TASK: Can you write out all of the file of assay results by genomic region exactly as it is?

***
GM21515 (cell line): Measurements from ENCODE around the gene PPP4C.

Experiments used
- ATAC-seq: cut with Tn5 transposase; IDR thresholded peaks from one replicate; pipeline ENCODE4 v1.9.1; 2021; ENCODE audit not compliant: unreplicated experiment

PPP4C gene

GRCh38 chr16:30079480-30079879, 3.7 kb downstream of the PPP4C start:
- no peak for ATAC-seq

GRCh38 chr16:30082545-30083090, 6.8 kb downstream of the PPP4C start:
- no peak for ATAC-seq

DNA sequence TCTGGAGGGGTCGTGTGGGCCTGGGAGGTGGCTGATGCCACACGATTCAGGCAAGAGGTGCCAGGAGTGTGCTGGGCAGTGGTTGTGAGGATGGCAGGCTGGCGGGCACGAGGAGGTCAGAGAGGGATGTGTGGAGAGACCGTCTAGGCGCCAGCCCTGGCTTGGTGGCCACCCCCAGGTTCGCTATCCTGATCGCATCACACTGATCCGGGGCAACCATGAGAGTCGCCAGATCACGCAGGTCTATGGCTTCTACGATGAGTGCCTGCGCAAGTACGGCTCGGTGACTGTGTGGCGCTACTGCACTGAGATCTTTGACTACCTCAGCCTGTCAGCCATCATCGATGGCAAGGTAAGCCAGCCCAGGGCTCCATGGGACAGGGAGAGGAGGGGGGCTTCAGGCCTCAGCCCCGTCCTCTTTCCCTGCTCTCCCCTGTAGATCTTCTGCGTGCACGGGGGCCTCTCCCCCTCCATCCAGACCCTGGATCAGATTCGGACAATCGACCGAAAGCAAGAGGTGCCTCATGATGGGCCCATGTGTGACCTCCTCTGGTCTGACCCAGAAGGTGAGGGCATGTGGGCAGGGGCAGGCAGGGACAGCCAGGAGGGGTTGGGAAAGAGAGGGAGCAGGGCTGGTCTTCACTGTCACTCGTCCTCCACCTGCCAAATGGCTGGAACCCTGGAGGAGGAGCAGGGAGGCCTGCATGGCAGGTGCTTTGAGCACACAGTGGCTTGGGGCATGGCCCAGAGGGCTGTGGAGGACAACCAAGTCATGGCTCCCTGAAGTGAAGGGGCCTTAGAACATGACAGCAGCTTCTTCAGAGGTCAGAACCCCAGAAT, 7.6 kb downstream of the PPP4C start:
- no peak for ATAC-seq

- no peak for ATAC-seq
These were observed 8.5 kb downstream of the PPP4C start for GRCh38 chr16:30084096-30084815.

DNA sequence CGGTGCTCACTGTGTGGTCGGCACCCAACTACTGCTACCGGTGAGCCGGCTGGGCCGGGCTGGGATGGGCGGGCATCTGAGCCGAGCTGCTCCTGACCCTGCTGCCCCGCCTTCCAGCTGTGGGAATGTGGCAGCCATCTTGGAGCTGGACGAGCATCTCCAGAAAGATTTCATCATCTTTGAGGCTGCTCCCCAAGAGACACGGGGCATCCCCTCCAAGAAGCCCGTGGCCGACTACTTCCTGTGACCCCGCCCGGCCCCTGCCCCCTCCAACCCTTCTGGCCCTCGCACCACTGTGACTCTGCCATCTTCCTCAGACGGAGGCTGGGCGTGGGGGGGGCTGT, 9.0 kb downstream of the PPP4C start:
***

GM21515 (cell line): Measurements from ENCODE around the gene PPP4C.

Experiments used
- ATAC-seq: cut with Tn5 transposase; IDR thresholded peaks from one replicate; pipeline ENCODE4 v1.9.1; 2021; ENCODE audit not compliant: unreplicated experiment

PPP4C gene

GRCh38 chr16:30079480-30079879, 3.7 kb downstream of the PPP4C start:
- no peak for ATAC-seq

GRCh38 chr16:30082545-30083090, 6.8 kb downstream of the PPP4C start:
- no peak for ATAC-seq

DNA sequence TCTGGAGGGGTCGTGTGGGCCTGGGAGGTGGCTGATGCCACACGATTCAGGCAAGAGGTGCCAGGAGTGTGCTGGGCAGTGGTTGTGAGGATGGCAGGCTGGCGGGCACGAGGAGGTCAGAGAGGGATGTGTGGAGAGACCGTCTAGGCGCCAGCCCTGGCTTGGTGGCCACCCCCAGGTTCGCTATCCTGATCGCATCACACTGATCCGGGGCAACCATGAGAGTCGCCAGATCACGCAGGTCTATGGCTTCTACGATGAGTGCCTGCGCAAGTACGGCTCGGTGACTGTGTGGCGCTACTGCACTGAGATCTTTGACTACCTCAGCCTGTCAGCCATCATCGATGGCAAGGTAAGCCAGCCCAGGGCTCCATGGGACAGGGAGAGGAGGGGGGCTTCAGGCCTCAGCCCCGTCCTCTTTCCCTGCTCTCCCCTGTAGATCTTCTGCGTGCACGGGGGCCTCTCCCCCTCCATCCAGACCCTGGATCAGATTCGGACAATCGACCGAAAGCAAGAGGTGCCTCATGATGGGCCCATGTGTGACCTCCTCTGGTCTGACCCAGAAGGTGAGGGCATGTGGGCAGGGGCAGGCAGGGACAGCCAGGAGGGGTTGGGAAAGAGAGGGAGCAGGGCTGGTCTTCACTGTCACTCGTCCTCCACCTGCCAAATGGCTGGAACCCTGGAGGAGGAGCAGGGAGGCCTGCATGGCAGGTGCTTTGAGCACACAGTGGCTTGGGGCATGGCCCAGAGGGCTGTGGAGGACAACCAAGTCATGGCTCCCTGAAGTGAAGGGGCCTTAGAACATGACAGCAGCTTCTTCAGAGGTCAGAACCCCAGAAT, 7.6 kb downstream of the PPP4C start:
- no peak for ATAC-seq

- no peak for ATAC-seq
These were observed 8.5 kb downstream of the PPP4C start for GRCh38 chr16:30084096-30084815.

DNA sequence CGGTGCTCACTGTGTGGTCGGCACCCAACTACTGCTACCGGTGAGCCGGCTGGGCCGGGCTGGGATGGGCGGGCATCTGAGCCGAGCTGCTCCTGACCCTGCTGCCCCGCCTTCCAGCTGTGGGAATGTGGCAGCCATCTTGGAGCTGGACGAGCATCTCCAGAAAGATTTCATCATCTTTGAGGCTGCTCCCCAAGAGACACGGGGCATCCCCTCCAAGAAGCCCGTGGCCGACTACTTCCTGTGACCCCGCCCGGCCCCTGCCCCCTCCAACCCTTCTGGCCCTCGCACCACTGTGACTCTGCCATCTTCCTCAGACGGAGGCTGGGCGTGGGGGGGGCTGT, 9.0 kb downstream of the PPP4C start: